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Hwang Dong-hyuk, the director of the notorious Squid Game, has suggested when fans can expect it's highly anticipated second season.
In a recent interview, the director hinted at when the next instalment of everyone's favourite K-drama could be expected, along with his next - and rather gory - project.
For those who aren't in the horror-series loop, Squid Game is the popular Netflix series that sees 456 people on the edge of financial ruin left to compete in a series of violent and deadly games in the hopes of winning a life-changing cash prize.
Fans of the series have been asking when the show would return ever since the nail-biting cliffhanger that concluded the first series.
And now, Dong-hyuk has offered fans a glimmer of hope in a recent interview with Variety, saying he hopes to have the show stream on Netflix by the end of 2024.
The director also spoke about his ideas for season two in an interview with Deadline, saying: "There will be more great games, that’s all I can say."
One of the most pressing questions among fans is whether any of their favourite characters - the ones who were still alive at the end of the series, of course - will return for the second instalment.
"No, because most of them are dead. I’ll try something to bring them back to Season 2," Dong-hyuk said.
He went on to hint that popular character Kang Sae-byeok, played by HoYeon Jung, might return in a different form, however.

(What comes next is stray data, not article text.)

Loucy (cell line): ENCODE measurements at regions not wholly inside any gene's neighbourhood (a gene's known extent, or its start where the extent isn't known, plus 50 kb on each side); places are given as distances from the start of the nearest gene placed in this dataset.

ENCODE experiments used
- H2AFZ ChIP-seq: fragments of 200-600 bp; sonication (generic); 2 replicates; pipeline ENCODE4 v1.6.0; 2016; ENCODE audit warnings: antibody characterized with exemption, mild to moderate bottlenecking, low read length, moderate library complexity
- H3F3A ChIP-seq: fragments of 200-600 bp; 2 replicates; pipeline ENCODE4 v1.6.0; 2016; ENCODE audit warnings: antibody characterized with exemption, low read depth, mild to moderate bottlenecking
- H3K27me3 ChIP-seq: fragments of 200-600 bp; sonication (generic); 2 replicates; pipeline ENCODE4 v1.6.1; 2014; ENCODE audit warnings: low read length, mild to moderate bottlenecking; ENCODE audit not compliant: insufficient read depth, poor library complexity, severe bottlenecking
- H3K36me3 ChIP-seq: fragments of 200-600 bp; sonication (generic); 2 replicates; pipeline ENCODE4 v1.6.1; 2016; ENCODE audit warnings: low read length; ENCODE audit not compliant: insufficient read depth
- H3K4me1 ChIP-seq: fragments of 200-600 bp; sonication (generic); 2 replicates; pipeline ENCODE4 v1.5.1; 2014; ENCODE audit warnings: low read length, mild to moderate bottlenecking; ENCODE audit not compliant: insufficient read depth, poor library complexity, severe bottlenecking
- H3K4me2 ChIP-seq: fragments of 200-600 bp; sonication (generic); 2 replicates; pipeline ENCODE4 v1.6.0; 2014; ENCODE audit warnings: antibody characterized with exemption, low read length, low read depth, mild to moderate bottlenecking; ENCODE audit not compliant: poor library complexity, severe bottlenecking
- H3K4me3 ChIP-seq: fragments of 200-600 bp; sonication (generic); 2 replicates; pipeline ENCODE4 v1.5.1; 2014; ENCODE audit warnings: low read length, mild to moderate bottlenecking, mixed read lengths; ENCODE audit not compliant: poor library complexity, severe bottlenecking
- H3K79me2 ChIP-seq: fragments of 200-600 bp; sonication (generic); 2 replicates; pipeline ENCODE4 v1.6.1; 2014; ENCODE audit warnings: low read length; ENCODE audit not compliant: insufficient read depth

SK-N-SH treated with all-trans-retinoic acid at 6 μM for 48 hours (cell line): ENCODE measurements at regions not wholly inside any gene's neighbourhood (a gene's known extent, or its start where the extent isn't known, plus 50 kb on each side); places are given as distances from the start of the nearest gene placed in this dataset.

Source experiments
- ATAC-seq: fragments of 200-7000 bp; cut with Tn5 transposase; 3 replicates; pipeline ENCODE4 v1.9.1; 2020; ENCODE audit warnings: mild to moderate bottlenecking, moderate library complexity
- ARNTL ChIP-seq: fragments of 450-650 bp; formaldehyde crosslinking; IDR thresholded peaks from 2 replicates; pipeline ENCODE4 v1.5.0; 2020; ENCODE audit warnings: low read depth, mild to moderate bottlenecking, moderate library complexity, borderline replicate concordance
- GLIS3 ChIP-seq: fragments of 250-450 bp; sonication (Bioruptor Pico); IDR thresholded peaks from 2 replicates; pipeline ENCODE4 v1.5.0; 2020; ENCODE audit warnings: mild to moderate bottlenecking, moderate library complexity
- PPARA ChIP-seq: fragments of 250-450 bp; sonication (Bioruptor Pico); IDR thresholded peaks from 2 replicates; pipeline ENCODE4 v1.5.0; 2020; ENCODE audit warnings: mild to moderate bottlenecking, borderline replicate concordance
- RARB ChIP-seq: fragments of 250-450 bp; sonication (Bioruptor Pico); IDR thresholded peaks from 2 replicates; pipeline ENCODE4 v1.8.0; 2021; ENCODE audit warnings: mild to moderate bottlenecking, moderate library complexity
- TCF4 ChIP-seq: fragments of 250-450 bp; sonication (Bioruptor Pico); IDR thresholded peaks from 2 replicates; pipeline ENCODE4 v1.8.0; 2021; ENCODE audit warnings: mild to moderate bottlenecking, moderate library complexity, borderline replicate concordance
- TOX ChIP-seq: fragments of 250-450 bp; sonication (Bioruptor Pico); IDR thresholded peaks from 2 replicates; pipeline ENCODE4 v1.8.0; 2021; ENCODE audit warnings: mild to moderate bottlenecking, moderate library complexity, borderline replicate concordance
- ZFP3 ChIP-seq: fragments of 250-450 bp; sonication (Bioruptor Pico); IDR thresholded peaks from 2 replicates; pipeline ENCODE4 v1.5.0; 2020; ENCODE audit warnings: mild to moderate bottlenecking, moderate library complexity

"Let’s say maybe she has a twin sister, you’ll see" he said, adding: "I could change my hair colour. Let’s do a little like plastic surgery."
With fans left waiting for further details of season two, the director also revealed that his next project is set to be 'another controversial film'.
The film is said to be inspired by the novel Killing Old People Club by Umberto Eco. Dong-hyuk and his producer, Jun Young Jang, are said to have already written a 25-page treatment for the project, which the director hinted would be 'more violent' than Squid Game.
Dong-hyuk is clearly a man who is well prepared, as he actually started writing Squid Game as a feature all the way back in 2009.
Reportedly, he kept it in his computer for ten years, with the creator adding: "I knew that maybe in the near future the right time for this time for the material. I waited and waited, and I made like three features"
"When I showed it to my producer, she said ‘yeah, you have to make it in the States, like, in a foreign country, not in Korea, because it’s more like a global show."
He eventually pitched the show to Netflix, where it became the well-known and globally-popular series it is today.
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